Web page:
When it is all said and done, Tempur-Pedic will likely be paying, on average, 6% on about $2 billion in debt which results in $120 million in interest payments per annum. Over the last twelve month period, Sealy has generated about $117 million in EBITDA and $50 million in free cash flow. So while you are correct in saying that the company is barely profitable, it is really more of a cash flow story than anything else. Over the last twelve month period, Tempur-Pedic has generated about $320 million in EBITDA. Assuming no growth for either company, the combined firm should generate EBITDA of approximately $437 million next year. This equates to a 3.6x EBITDA/Interest coverage, which leaves plenty of cash available for reinvestment and equity holders. Even if synergies do not materialize as anticipated, the combined company still should generate more cash than either company could on a stand-alone basis.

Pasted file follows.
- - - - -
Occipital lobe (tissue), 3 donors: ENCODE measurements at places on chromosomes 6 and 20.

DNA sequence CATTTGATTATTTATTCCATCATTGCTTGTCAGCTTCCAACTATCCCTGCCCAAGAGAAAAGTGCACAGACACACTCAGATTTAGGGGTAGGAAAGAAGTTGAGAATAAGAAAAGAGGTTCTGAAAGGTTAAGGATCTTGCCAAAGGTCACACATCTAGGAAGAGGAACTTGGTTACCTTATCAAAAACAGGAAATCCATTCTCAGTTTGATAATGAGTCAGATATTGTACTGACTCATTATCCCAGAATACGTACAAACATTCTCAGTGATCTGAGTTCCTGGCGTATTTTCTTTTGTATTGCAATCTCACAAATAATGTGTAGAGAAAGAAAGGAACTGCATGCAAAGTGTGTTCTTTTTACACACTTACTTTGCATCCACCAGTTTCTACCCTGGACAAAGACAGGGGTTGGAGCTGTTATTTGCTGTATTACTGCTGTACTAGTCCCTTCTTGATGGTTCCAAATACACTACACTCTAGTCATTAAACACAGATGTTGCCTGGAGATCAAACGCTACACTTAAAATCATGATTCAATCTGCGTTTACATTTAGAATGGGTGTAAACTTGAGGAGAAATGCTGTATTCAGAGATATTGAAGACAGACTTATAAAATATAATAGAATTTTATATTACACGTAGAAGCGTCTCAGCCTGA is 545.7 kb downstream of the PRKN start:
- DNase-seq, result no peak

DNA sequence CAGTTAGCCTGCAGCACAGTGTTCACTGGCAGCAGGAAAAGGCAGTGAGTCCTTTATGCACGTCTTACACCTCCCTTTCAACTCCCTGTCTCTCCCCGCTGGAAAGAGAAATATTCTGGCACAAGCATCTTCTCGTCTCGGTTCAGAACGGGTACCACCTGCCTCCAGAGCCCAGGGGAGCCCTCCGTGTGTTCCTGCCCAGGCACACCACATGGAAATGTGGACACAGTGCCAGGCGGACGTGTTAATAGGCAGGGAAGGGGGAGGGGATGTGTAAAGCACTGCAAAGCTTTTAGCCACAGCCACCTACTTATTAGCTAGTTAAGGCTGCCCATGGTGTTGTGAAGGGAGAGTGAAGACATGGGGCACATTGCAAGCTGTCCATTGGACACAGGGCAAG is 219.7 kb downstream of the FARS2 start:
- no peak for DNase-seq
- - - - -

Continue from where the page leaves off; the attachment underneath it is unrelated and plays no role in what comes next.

Investors have been viewing the increase in debt and pricing the stock as though Tempur-Pedic was not going to receive any incremental EBITDA or cash flow from Sealy. This is likely due to investors focusing on Sealy's lack of earnings and assuming this also means a lack of cash flow. This is a misconception. In fact, Sealy's $117 million in EBITDA is almost enough to cover the annual interest payment of the combined firm. Put another way, when looking at EBITDA, Sealy will pay for its own equity value in three-years and the combined firms interest payments through 2020. Sounds like a great deal for Tempur-Pedic and at $30/per share, a great buying opportunity.
Thank you for your comment. You are correct about Chieftain's ownership history in Tempur-Pedic. However, they have been more aggressive in their share purchases as of late. I would imagine that Chieftain has had extensive conversations with Tempur-Pedic management and that Chieftain is extremely confident in the near-term outlook for the company.